This was the day that included, in tours anyway, the underlying justification for including Paris on my sabbatical itinerary. Today and tomorrow would be the days crowded with tours and a comparatively tight schedule. And today's schedule, I'll tell you now, got the best of us.
By now we were getting the hang of using the Metropolitan transit system. We had used it quite effectively (though perhaps not so efficiently; you can ask me about that, sometime) on Thursday, to get to the palace of Versailles and back. Today, we took the Metro to Montmartre - a Paris neighborhood built on this curious outcropping, a hill which is the highest point in the city but which rises without any remaining geological indication. It is simply there.
|Montmartre from the ascent to Sacré-Cœur|
It was a cool breeze, a breath of fresh air for all three of us. And it was our first destination of the day.
|Display case at Le Grenier à Pain Coulaincourt|
At the conclusion of the tour, we were given each a baguette and a croissant to take with us. And these we stored in my backpack so that our hands would be free for the railings and banisters necessary when we accepted the challenge of the hill's ascent. We could see Sacré-Cœur above us and decided to make our approach, fully knowing that we were expected in Montparnasse at two o'clock for our tour of Paris Noir but rejoicing in a Paris that was such a far cry from Versailles in almost every way.
|Sacré-Cœur from the garden behind|
Near the top of the hill, we realized that we were approaching from behind the basilica. Like Notre Dame, Sacré-Cœur has a small park just to its south and east. This day, there was a young father stretching after a run while his very little daughter enjoyed "tummy time" on a blanket in the grass, and some women enjoying a conversation under a vine-covered pergola. We rested for a moment on a bench in the shade of a grand old, spreading tree and made a snack of some pieces of one of our baguettes.
Recovered from our climb, we continued on to the church... which, once we circled round to the front, was ANYTHING but the idyllic, gentle setting where we had taken our tour eaten our snack. There were hawkers and street performers and so many tourists! Granted, there was also a magnificent view of the city, but there were so many distractions that, had it not been for Coco snapping photos, I think I might have abandoned the moment.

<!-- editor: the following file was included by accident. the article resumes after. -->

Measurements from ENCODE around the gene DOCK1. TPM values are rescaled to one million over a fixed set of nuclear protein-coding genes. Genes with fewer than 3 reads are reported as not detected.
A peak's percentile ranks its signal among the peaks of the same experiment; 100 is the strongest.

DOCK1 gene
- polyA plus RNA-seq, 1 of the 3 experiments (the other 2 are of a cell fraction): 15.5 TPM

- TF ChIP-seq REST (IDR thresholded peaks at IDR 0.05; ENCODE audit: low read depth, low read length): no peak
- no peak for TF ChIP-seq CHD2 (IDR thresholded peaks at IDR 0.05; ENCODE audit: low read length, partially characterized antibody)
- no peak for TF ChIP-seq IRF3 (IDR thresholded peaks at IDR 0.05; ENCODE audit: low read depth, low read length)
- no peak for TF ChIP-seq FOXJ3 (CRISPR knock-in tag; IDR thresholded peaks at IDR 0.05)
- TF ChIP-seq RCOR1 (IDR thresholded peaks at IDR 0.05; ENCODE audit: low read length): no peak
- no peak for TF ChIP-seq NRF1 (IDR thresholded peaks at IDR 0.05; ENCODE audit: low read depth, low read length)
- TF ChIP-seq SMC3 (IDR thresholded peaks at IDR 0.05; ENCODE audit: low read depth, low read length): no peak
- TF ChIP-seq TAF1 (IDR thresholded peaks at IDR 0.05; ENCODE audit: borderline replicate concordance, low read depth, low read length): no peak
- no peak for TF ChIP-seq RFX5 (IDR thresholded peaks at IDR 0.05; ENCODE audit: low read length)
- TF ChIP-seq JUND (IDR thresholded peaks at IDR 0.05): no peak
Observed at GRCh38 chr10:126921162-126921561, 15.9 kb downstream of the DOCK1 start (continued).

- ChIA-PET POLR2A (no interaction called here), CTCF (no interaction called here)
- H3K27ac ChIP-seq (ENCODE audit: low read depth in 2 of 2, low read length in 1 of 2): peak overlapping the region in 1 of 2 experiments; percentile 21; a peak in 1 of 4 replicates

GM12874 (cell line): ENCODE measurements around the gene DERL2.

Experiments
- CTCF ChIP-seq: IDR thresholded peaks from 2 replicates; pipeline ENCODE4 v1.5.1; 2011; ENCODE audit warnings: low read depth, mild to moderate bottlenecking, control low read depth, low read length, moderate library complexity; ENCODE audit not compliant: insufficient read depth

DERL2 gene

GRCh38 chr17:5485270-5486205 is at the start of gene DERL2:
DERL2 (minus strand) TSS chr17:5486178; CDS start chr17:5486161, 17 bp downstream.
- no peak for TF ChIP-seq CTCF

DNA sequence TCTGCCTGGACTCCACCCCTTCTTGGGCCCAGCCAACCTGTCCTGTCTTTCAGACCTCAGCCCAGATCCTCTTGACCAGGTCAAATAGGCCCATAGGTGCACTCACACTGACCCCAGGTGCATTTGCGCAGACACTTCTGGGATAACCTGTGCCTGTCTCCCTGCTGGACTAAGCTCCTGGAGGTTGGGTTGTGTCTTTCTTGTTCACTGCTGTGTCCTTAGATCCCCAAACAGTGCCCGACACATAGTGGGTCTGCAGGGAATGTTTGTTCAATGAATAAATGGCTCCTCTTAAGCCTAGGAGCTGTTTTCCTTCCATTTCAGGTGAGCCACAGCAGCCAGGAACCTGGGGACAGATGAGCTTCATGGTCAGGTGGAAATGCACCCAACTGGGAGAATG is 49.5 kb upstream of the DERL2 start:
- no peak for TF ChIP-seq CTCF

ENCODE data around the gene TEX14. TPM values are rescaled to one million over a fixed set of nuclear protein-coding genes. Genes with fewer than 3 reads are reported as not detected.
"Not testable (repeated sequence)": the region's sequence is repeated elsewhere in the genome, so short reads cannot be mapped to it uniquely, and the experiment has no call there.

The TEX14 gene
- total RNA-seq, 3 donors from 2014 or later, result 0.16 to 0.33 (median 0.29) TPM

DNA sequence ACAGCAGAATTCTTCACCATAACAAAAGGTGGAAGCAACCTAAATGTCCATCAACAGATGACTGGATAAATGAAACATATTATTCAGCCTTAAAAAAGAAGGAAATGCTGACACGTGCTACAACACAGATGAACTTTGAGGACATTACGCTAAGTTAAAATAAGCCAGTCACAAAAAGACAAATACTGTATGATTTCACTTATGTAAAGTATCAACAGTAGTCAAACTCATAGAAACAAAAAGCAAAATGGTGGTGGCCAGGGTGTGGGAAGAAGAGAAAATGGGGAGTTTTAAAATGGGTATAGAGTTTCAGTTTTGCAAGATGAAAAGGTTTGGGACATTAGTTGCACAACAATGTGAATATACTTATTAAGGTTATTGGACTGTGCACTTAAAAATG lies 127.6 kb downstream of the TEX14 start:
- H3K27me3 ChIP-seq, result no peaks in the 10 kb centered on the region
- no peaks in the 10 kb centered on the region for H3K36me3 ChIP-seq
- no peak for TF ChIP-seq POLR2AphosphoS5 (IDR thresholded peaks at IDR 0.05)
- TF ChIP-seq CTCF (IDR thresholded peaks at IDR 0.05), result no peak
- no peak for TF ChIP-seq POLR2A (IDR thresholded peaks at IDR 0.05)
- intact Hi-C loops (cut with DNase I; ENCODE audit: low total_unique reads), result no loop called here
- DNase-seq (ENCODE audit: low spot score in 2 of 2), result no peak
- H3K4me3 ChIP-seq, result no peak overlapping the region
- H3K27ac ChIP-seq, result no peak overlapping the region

Seeing the queue in front of the church and the hew of the crowd all around, at about 12:15 we fled Sacré-Cœur, vowing someday to return to Montmartre but realizing that we were likely going to be late for the start of our Paris Noir tour.
The Metro deposited us at the Opéra. Coco was indicating by then that the heat was taking its toll, and she might not be fit for a three- to four-hour walking tour. Then, as we made our way single file down a particularly narrow stretch of sidewalk along the rue Laffitte, I at the front heard a cry and looked back about ten yards, to see Gwen seated on the curb holding her knee and rocking. Coco said, "Didn't you hear her go down?!" and sat beside her to comfort her.
I confessed that I had not heard her fall and rushed back to offer comfort and whatever first aid I might. The knee was indeed swollen, but it wasn't bleeding and didn't seem broken. My first thought was that we were going to need some ice for that knee (and, as it turned out, her hip too). My second thought was that our afternoon tour was about to be scrapped.
Coco and I gathered Gwen up. We were only about a block and a half from the hotel, and she was able with moderate assistance to limp herself there.
I sent the two of them up to the room, while I went to the bar to solicit some ice. The bartender, upon hearing the need, hurried to the kitchen and emerged with a towel which he filled without any sort of lining. I moved as swiftly as I could, to keep ahead of dripping and deliver it as much intact as I could to my injured daughter.
When I got to the room, Coco volunteered that the afternoon was not going to go as planned. She and Gwen would stay behind and entertain themselves while I raced to the Place du Panthéon.
I called ahead to our afternoon tour guide, Kevi, using my phone (down to about an 8% charge), to say that we were down to one in our group and that this one would be late. "Signal me when you reach Panthéon," he said, "and I will let you know where we are."